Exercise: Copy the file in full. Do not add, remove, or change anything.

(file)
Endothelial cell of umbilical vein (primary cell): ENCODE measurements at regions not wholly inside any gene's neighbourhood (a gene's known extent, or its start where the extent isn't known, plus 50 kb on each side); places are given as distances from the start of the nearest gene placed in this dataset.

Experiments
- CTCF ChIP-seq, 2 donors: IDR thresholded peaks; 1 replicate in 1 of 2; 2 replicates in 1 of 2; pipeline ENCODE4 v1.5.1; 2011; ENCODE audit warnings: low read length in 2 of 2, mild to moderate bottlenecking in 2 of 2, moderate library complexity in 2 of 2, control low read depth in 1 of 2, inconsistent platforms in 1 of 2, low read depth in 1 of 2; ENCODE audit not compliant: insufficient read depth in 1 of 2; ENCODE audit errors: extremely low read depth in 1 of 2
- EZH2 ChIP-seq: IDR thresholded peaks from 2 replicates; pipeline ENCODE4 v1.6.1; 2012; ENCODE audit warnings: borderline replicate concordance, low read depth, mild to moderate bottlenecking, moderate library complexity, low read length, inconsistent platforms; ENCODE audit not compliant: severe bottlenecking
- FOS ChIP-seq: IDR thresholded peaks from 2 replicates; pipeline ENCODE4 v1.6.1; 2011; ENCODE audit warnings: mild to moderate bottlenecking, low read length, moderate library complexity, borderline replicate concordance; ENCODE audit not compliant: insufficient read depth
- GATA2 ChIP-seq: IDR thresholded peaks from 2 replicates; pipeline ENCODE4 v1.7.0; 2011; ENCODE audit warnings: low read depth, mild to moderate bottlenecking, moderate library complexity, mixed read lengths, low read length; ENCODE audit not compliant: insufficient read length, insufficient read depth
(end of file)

Endothelial cell of umbilical vein (primary cell): ENCODE measurements at regions not wholly inside any gene's neighbourhood (a gene's known extent, or its start where the extent isn't known, plus 50 kb on each side); places are given as distances from the start of the nearest gene placed in this dataset.

Experiments
- CTCF ChIP-seq, 2 donors: IDR thresholded peaks; 1 replicate in 1 of 2; 2 replicates in 1 of 2; pipeline ENCODE4 v1.5.1; 2011; ENCODE audit warnings: low read length in 2 of 2, mild to moderate bottlenecking in 2 of 2, moderate library complexity in 2 of 2, control low read depth in 1 of 2, inconsistent platforms in 1 of 2, low read depth in 1 of 2; ENCODE audit not compliant: insufficient read depth in 1 of 2; ENCODE audit errors: extremely low read depth in 1 of 2
- EZH2 ChIP-seq: IDR thresholded peaks from 2 replicates; pipeline ENCODE4 v1.6.1; 2012; ENCODE audit warnings: borderline replicate concordance, low read depth, mild to moderate bottlenecking, moderate library complexity, low read length, inconsistent platforms; ENCODE audit not compliant: severe bottlenecking
- FOS ChIP-seq: IDR thresholded peaks from 2 replicates; pipeline ENCODE4 v1.6.1; 2011; ENCODE audit warnings: mild to moderate bottlenecking, low read length, moderate library complexity, borderline replicate concordance; ENCODE audit not compliant: insufficient read depth
- GATA2 ChIP-seq: IDR thresholded peaks from 2 replicates; pipeline ENCODE4 v1.7.0; 2011; ENCODE audit warnings: low read depth, mild to moderate bottlenecking, moderate library complexity, mixed read lengths, low read length; ENCODE audit not compliant: insufficient read length, insufficient read depth